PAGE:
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What you need to know for 04/24/2017

Editorial: On bike seat or behind the wheel, take care

Editorial: On bike seat or behind the wheel, take care

Motorists and bicyclists must look out for each other

The death in June of 55-year-old Ed Lakata, who was hit and killed by a pickup truck while bicycling on Route 29A in Johnstown, has brought some welcome attention to the issue of bike safety. Unfortunately, it has also brought out some of the tensions and dangerous differences in perspective between motorists and bicyclists, as expressed in a series of letters to the editor and a July 14 story by Sara Foss in the Gazette.

The driver was not charged in this case. Neither of two witnesses could provide useful information, and Fulton County Sheriff Thomas Lorey, after talking to the driver, who told him that Lakata had been struggling on a hill and wobbled into his truck, decided the driver wasn’t at fault.

That conclusion seems to have been based on Lorey’s finding that the crash occurred on or very close to the white line at the side of the road, and it wasn’t clear exactly where. If it happened on the right side of the line, the driver would have been at fault, he said. On the left side, the bicyclist would have been at fault.

But it’s not that simple. As a couple of letter writers pointed out, while the state’s vehicle and traffic law says that bicyclists should keep as far right as practicable, it also makes clear that the bicycle is a vehicle and has the right to travel in the roadway if there’s no shoulder or it is too small, in poor shape or otherwise unsafe to ride on. (No mention of a white line.) And that overtaking vehicles are supposed to look out for bicyclists and pass at a safe distance. This clearly didn’t happen with the pickup truck.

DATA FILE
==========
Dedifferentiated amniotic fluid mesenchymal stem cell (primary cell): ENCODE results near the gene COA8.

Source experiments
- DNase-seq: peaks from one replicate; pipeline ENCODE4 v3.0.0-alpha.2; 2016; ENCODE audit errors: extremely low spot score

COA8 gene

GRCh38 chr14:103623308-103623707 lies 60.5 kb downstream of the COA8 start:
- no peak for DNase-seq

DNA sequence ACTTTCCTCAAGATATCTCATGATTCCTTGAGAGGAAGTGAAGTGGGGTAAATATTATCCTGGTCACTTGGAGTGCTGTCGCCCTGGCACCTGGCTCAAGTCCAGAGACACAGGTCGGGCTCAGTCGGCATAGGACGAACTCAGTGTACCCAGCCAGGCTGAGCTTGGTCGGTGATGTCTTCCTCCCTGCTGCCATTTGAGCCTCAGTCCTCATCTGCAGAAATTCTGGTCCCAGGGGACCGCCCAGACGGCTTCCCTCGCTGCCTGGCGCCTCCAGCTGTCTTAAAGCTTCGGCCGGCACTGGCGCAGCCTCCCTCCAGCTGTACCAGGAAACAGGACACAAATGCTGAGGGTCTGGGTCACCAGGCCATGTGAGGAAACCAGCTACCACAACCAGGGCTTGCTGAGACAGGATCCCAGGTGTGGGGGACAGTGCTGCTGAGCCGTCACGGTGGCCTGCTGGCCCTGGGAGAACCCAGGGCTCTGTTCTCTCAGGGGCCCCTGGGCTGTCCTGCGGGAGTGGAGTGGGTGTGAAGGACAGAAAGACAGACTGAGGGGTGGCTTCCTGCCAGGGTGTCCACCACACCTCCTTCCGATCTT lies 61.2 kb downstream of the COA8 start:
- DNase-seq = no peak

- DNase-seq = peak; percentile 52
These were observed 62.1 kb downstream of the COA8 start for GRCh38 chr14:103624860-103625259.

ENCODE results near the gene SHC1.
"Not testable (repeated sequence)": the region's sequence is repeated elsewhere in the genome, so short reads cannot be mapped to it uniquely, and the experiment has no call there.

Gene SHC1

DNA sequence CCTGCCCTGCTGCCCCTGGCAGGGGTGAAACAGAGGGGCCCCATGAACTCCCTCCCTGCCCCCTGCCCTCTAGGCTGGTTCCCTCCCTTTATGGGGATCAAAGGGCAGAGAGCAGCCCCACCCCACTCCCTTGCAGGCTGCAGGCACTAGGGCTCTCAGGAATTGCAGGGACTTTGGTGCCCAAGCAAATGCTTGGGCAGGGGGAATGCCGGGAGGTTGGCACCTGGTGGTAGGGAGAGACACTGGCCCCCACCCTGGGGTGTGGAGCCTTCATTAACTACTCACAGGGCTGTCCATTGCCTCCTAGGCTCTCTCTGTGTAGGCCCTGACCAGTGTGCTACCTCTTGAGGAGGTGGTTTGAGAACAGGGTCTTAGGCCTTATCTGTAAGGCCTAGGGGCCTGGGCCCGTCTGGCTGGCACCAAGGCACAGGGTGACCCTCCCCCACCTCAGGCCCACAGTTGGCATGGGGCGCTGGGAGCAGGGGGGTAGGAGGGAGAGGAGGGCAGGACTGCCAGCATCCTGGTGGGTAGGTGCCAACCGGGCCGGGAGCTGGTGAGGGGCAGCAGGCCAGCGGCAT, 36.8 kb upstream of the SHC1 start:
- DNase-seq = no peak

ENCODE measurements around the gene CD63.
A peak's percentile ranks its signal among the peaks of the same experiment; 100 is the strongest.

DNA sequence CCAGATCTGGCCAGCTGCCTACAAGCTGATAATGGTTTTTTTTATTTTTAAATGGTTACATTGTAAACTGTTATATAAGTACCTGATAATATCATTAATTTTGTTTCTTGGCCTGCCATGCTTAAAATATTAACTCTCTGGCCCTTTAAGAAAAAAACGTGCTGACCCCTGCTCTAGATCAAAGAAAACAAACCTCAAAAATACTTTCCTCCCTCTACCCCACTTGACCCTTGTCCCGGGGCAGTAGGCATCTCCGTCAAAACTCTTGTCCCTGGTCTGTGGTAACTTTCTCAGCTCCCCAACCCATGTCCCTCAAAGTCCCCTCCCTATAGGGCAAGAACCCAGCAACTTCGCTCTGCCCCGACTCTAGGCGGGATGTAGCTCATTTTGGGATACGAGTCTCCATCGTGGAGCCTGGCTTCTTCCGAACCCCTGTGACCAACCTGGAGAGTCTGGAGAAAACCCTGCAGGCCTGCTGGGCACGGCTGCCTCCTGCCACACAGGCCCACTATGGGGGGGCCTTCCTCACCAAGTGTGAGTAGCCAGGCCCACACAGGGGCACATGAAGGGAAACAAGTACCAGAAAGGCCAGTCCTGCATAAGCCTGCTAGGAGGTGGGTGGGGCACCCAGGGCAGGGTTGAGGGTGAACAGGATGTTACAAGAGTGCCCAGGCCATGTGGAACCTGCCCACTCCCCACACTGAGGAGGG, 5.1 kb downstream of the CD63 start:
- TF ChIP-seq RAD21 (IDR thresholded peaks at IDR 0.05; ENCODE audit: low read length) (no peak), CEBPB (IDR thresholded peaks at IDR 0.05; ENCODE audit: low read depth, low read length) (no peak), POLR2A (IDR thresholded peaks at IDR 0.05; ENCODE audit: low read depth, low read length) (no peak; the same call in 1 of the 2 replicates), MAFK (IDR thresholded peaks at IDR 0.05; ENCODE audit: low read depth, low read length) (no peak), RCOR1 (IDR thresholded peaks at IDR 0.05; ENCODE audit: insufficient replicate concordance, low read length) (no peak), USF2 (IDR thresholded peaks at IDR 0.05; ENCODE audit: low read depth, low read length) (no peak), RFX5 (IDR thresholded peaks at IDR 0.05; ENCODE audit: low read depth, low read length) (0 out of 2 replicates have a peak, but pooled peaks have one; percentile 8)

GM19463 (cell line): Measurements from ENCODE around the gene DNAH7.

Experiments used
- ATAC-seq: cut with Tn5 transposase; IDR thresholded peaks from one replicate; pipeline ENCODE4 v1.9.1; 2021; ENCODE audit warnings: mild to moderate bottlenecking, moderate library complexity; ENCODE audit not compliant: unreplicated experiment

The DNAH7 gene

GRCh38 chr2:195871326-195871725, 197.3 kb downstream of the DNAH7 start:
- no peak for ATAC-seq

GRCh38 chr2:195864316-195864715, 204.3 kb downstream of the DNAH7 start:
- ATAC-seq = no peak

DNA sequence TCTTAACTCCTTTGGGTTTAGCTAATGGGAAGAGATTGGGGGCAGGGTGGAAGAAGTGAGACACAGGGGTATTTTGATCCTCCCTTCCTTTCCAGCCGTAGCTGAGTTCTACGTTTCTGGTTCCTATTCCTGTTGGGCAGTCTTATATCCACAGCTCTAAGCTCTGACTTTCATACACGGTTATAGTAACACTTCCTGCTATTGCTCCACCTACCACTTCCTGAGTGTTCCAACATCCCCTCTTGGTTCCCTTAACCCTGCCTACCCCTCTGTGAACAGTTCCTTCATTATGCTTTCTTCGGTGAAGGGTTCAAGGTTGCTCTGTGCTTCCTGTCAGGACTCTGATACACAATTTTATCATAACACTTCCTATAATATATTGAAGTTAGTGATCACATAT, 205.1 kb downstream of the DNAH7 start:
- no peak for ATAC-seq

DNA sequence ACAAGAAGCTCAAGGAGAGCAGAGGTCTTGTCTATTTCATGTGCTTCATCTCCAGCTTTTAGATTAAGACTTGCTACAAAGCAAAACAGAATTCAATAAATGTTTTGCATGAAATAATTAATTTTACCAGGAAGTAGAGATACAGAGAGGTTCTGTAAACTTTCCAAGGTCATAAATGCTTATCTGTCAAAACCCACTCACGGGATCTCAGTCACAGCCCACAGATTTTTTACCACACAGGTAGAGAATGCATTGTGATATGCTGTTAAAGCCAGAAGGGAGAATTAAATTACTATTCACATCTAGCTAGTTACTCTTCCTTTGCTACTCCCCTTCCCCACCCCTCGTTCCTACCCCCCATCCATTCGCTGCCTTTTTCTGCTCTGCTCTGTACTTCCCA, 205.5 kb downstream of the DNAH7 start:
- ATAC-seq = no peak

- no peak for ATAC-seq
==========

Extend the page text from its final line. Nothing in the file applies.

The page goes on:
Two letter writers came at it from the other side. One complained that drivers are automatically blamed in these cases, and that he often sees cyclists riding in the middle of the road (despite the fact that the driver in this case wasn’t charged and the cyclist wasn’t riding there).

Another acknowledged that cyclists have a right to ride on the roads, but basically said they were stupid for doing so because it’s too dangerous. He said that it may be illegal, wrong and irresponsible for a driver to talk on a cellphone, put on makeup or drink coffee while guiding 3,500 pounds of medal at 35 mph, but it happens all the time, it’s reality, and cyclists shouldn’t expect society to protect them from life. They must protect themselves by sticking to bike paths or side streets.

Bike paths are great, as are the bike lanes that are blooming in New York City and other cities around the country. More of both are needed, for both recreation and transportation. And bicyclists should use them if they are there. But in many places, especially rural ones, they are not.

Cyclists need to be careful and observe traffic laws, which means stopping at all red lights and stop signs, riding single file, staying on the shoulder if there is one and it’s usable, or, if not, keeping to the right of the traffic lane (things that too many don’t always do).

But motorists must also do the sensible and decent thing, slow down and give them room when passing. After all, it’s another human being out there, one you are going to hurt, probably badly and possibly fatally, if you hit. Share the road.

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